Nigeria Labour Congress (NLC) has rejected the N22,500 the proposed New Minimum Wage by the state Governors for Nigerian workers.
NLC President, Mr. Ayuba Wabba, made this known while briefing newsmen on Wednesday in Abuja.
According to the News Agency of Nigeria (NAN), the Nigeria Governors Forum (NGF) issued a communique after its meeting stating that state Governors can only pay N22,500, as the New National Minimum Wage. “We wish to reiterate our position adopted at our National Executive Council (NEC) meeting on Oct. 23 that any figure below N30, 000 will not be accepted by us.
“We call on our members to continue to mobilise in preparation for the commencement of an indefinite strike on Nov. 6, if by then necessary steps are not taken to adopt the recommendation of the Tripartite Committee,” Wabba said.
Wabba, also clarified that the NGF was not a negotiating body but merely a party in the negotiation for the convenience of State Governors and noted that the Tripartite Committee from inception had sent letters to each State Government to send their Memorandum as their contributions to the new National Minimum Wage negotiation process. He said, however that 21 states sent in their memorandum quoting figures.
“Second, the demand of organised labour is not N30, 000. Our initial demand is N66, 500. N30, 000 is the compromise figure arrived at the end of negotiations by the tripartite partners, which are the Governors, Employers and Organised Labour.
“The new minimum wage was a product of intense negotiation that lasted for almost one year,” he said.
He also noted that the governors had six representatives on the tripartite committee; one state governor represented each of the geopolitical zones and the representatives of the state governors were part and parcel of the negotiating committee from the beginning to the end.
Wabba said, “It is important to note that the National Minimum Wage is not an allocation to workers but a product of negotiation by the tripartite partners.”
He said that the unilateral pronouncement by governors is an abuse of every known principle of industrial relations, laws, processes, and international best practices.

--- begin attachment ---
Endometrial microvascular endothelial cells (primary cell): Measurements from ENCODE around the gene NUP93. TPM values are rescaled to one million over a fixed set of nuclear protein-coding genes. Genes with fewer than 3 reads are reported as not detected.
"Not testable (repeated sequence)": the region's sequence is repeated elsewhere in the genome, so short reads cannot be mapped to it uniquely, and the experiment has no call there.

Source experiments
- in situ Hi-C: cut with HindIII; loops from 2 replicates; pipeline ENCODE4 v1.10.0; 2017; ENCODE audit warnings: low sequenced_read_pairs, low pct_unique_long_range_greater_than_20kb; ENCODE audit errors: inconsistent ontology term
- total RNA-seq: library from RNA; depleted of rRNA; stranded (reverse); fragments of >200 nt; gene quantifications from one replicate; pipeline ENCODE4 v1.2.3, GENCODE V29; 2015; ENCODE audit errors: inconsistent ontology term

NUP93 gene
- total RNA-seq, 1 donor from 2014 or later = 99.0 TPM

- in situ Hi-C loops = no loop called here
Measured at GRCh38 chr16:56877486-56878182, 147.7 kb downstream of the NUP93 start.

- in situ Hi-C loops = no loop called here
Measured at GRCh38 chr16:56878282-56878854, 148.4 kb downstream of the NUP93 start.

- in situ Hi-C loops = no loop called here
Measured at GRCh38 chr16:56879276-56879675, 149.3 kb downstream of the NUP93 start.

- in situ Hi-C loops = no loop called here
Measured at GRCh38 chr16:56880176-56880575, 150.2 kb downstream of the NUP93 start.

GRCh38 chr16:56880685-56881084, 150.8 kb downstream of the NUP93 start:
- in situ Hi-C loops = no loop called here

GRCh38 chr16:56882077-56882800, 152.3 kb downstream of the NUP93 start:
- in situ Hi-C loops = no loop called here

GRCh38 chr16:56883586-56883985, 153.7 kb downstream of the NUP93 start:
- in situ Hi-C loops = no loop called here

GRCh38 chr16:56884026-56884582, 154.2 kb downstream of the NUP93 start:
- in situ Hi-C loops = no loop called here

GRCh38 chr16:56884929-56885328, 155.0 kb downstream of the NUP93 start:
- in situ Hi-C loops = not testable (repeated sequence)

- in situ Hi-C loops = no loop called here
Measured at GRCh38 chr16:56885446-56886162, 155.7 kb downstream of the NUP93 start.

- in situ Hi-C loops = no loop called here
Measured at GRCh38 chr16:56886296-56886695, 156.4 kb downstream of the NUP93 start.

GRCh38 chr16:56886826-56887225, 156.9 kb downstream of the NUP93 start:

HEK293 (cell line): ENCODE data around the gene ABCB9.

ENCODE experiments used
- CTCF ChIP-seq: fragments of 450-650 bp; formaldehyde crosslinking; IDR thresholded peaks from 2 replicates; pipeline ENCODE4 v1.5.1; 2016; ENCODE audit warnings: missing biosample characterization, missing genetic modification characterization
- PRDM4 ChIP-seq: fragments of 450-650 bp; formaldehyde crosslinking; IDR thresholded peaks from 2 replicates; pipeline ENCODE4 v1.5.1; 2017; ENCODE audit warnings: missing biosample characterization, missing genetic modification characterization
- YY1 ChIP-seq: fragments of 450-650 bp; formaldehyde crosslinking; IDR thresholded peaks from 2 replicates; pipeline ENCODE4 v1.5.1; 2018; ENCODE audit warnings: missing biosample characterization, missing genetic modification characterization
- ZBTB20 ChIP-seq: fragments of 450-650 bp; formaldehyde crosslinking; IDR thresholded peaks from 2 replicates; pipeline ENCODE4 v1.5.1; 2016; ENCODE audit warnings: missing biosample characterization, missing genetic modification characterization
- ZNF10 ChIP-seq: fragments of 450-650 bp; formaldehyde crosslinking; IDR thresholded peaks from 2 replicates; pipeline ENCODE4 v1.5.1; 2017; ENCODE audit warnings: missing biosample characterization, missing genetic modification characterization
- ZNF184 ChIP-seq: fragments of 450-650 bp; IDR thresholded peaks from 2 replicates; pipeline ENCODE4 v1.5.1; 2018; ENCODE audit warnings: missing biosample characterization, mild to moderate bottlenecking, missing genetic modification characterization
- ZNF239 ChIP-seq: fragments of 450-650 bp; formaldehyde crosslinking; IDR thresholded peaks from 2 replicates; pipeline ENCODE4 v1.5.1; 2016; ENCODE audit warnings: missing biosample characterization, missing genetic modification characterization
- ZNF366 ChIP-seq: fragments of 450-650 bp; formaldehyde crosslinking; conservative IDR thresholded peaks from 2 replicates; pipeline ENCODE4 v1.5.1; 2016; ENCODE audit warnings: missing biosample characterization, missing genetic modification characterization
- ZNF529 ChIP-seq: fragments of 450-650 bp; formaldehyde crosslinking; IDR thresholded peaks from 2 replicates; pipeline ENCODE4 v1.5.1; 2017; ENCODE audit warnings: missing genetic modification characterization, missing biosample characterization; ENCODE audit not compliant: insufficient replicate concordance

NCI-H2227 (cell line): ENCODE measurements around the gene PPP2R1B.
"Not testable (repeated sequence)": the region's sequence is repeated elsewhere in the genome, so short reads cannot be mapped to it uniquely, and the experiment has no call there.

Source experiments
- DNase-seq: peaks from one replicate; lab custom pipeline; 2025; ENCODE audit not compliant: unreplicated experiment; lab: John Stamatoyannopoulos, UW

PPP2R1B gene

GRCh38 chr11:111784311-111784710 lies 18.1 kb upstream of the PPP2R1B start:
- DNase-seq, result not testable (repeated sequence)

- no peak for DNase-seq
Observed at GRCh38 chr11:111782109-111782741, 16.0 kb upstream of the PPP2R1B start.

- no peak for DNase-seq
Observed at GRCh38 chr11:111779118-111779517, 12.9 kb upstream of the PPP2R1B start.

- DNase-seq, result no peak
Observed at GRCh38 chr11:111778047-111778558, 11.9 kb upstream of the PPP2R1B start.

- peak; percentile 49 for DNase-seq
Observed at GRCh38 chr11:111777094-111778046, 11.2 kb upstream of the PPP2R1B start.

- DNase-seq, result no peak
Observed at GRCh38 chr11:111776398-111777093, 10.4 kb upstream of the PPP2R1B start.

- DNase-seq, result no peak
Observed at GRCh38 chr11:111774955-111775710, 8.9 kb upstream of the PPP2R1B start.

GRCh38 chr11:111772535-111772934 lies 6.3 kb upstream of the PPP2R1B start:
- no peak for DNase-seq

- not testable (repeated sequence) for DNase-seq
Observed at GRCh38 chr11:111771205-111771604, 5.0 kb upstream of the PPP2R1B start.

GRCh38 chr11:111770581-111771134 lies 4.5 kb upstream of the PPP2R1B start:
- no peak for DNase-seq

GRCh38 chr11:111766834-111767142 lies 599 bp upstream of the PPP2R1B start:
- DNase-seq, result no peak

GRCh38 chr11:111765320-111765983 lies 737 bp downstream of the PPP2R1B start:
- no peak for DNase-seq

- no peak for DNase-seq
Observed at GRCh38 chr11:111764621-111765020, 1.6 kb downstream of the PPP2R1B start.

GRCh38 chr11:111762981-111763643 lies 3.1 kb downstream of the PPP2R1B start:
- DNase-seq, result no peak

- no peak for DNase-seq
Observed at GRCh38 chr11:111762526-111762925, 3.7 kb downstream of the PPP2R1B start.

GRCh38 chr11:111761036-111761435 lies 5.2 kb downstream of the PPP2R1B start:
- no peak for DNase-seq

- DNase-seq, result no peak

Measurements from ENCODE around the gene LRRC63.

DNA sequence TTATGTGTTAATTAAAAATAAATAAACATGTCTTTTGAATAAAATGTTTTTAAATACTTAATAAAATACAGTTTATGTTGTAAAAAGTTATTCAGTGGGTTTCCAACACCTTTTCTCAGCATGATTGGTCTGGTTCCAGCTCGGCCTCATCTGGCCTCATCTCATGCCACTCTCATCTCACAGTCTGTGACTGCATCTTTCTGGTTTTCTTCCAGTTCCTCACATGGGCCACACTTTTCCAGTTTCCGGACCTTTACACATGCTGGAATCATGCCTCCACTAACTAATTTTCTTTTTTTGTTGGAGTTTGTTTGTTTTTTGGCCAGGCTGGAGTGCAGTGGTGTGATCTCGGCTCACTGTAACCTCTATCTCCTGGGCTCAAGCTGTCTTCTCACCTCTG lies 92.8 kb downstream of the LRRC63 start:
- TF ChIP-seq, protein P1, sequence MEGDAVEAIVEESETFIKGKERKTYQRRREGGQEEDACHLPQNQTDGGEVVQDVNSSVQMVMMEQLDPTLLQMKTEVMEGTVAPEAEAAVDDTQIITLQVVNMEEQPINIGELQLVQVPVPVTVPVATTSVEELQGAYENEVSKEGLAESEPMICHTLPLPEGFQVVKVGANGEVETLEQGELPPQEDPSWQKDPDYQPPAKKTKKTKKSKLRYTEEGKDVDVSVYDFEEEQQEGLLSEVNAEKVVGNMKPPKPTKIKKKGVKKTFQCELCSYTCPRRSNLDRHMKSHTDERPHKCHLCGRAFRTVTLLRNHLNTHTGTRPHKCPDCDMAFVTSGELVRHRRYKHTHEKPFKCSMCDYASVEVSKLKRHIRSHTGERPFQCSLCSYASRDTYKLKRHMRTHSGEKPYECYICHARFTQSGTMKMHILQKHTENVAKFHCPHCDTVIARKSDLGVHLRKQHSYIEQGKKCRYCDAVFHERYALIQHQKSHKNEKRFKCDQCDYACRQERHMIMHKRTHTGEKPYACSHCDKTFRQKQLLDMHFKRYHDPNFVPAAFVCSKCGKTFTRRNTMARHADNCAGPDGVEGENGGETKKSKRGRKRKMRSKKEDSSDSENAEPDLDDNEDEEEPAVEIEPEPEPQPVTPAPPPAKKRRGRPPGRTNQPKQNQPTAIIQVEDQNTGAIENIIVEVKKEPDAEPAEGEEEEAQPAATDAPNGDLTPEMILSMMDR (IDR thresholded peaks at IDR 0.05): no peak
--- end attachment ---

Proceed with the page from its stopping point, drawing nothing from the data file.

“Third, the NGF, erroneously, stated that the population of salaried workers is five percent of the general population in Nigeria.
“This five percent represent the nation’s workforce including teachers, health workers, police personnel, military men and women and among other workers labouring for the development of our country.
“Of what benefit are roads, rails, and bridges without human beings to run them?
“Fourth, we are also very concerned about the huge pressure being brought upon the Organised Private Sector (OPS) to compromise their stand on the N30, 000 New National Minimum Wage.
“This pressure by enemies of the Nigerian people was what led to the recent statement by NACCIMA that sought to cast aspersion on an already negotiation on the New National Minimum Wage.
“I have spoken to the Head of NACCIMA and she has disputed what has been published by many newspapers.
“I am also aware that the Nigeria Employers Consultative Association (NECA) will also issue an official statement,” Wabba added.
He said that labour demands that the constitutional, legal and moral step to be taken at this point was for the Chairman of National Minimum Wage Tripartite Negotiating Committee to submit the concluded negotiation report President Muhammadu Buhari and advised the governors to return to their respective states, and explain to their workers why they cannot pay N30,000 as National Minimum Wage.